Proud inner-city woman called to the Bar
For some, Bertram Lane, off Maxfield Avenue in St Andrew, could be considered a hotbed for criminal activities.
But Quidi-Ann King credits this tough, inner-city community for grooming her success. So much so that on January 19 when she was called to the Bar, she did not hesitate to do a momentous photo shoot there.
“I had the idea to go back to Bertram Lane from the very get-go of completing law school, because, to me, I thought that was grassroot. These were the zinc fences that surrounded me during the worst times, these were the people who surrounded me. It was through this gate that I stepped out and in every day, and now that I have had this dream from I was seven, I have actualised it to go back there and take the photo; it is significant,” the minted attorney-at-law declared.
Bertram Lane, otherwise known as Spades Corner, happened to be where the 26-year-old witnessed two shootings near her family home. In the first incident, when she was six, her mother was shot outside their family home. King told THE STAR in a previous interview that her mother could have been crippled.
Thirteen years later, during her second year of sixth form at St Andrew Technical High School, a bullet entered her bedroom where she and her niece and nephew were sleeping. The shot grazed her nephew. A bullet hole in her dresser served as motivation to succeed. Since then, King has got rid of the dresser, but the memories are still fresh, with the bullet holes still in the wall.
“This is where I started, this is where I came from and I am never embarrassed of that. If anything, I am proud to have fought my way up,” she said.
Her law school journey was no easy feat, as she sought to balance her time as a student as well as a full-time lecturer at Pre-University School, on Taylor Hall at The University of the West Indies, Mona campus. But despite the demands, King remained committed to the task.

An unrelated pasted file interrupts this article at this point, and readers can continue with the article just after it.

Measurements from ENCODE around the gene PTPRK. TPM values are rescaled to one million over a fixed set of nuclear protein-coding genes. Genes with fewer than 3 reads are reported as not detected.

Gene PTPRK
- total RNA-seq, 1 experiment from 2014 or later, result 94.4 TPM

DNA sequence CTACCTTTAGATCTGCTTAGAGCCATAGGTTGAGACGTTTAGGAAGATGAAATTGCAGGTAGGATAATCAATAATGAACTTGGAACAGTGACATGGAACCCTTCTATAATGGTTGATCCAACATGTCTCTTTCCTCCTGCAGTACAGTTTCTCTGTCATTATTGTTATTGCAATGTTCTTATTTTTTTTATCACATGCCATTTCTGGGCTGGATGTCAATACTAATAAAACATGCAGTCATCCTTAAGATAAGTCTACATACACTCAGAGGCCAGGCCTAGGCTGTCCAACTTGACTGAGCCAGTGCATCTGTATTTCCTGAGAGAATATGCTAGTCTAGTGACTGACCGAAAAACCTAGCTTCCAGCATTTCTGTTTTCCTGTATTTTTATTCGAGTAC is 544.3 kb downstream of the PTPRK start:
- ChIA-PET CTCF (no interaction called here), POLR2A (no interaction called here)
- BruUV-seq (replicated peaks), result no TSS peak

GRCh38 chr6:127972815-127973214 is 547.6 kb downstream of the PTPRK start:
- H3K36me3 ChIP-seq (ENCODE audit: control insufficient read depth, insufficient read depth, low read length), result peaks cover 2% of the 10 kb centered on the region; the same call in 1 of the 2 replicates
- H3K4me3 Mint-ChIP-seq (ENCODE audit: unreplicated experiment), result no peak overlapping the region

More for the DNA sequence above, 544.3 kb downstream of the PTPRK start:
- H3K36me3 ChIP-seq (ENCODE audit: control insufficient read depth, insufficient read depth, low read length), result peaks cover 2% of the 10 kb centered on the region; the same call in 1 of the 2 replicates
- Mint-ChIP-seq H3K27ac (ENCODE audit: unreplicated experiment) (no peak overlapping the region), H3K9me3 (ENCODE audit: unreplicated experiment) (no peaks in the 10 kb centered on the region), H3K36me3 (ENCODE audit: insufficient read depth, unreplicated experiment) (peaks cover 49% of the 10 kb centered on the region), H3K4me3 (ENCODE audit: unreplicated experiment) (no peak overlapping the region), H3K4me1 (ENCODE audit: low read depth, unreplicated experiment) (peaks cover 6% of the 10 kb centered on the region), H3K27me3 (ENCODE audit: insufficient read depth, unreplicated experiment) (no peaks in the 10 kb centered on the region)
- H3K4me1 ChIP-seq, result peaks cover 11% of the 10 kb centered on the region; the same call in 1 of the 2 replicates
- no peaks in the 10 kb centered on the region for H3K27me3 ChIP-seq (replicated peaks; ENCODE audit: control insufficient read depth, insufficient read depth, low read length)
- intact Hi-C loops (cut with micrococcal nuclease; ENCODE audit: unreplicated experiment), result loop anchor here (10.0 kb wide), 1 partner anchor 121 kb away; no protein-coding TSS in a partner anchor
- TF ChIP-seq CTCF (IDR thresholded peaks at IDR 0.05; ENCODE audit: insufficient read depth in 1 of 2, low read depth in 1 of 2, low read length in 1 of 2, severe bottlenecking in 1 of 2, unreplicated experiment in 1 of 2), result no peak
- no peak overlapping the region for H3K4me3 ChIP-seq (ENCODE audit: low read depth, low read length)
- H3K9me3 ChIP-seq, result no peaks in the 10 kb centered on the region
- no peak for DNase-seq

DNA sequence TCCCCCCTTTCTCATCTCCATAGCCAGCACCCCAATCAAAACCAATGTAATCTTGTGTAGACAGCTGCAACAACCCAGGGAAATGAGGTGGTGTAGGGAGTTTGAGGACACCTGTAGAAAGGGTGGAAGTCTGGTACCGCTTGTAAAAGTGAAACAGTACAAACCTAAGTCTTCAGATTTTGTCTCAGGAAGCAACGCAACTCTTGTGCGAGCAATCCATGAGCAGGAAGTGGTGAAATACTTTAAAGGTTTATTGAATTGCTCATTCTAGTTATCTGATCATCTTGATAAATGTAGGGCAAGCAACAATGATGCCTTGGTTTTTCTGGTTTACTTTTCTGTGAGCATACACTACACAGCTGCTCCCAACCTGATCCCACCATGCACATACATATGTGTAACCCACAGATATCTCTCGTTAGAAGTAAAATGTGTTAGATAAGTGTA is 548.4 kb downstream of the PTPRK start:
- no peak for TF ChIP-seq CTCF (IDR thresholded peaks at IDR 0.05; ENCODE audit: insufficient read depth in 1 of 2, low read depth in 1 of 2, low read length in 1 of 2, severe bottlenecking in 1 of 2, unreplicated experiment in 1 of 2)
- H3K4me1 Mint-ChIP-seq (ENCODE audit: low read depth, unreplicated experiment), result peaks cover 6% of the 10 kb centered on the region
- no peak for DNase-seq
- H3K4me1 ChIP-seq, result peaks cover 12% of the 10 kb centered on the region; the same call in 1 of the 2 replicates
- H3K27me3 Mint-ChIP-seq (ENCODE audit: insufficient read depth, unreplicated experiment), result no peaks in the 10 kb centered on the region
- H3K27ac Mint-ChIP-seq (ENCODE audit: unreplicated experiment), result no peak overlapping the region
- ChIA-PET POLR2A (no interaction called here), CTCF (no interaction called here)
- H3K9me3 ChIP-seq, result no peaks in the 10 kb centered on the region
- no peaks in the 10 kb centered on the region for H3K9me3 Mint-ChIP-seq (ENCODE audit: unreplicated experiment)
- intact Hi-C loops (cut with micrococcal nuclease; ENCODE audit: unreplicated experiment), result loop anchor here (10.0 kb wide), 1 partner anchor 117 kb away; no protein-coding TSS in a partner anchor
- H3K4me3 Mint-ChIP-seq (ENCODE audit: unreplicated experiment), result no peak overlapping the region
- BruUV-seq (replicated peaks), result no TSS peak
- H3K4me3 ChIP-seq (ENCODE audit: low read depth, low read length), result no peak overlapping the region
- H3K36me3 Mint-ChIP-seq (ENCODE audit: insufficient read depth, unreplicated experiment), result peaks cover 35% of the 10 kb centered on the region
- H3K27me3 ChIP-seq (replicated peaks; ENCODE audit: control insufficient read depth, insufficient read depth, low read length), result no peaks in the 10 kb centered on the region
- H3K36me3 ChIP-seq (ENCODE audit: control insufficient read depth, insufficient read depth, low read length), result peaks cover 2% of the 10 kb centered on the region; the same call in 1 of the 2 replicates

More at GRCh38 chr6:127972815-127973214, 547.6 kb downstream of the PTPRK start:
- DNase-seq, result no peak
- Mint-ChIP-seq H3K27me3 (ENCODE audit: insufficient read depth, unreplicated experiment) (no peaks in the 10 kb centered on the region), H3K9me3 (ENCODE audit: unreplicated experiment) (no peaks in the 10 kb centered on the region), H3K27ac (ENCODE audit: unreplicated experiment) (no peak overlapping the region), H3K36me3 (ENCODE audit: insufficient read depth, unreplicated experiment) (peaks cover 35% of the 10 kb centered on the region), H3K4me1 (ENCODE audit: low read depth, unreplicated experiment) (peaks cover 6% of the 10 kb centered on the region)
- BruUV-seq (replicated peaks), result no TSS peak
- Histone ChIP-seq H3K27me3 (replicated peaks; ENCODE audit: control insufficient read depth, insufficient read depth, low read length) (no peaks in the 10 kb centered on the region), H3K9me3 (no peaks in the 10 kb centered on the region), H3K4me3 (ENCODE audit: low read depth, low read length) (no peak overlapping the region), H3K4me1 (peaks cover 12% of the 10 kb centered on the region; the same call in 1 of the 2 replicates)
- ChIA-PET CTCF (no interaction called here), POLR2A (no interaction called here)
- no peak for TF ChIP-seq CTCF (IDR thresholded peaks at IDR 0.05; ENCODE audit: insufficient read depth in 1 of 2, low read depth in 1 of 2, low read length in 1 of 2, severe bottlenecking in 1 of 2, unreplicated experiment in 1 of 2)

Her call to the Bar proved to be an emotional yet fulfilling day, as she was moved to tears even as her mother, Vanetta Forbes, witnessed her success. She recalled that she was extremely nervous, even as she arrived at the offices of Ian Wilkinson K.C., who called her to the Bar.
“My mother has always been at the forefront of my motivation and where I came from. When I graduated with my bachelor’s of law [degree in 2020], she said it was the best day of her life, and then she was in the office to watch me get called, to watch me repeat the oath. When I looked at her, I could see it in her eyes, the moment, how surreal it felt for her as it did for me,” King said.
As the first of her mother’s six children to achieve tertiary education, the entire family is elated with her recent accomplishment. King is using her success and lessons learnt from her mentor Georgia Crawford to encourage others to dream big.
“Her [Crawford’s] word of encouragement is ‘do’, don’t sit and wait and think about it, and so I became a doer. My word of encouragement is always ‘to do’, and it is always to never, ever, ever think that your dreams are too big and that they are unattainable. People don’t remember your story until you, so win,” she stressed.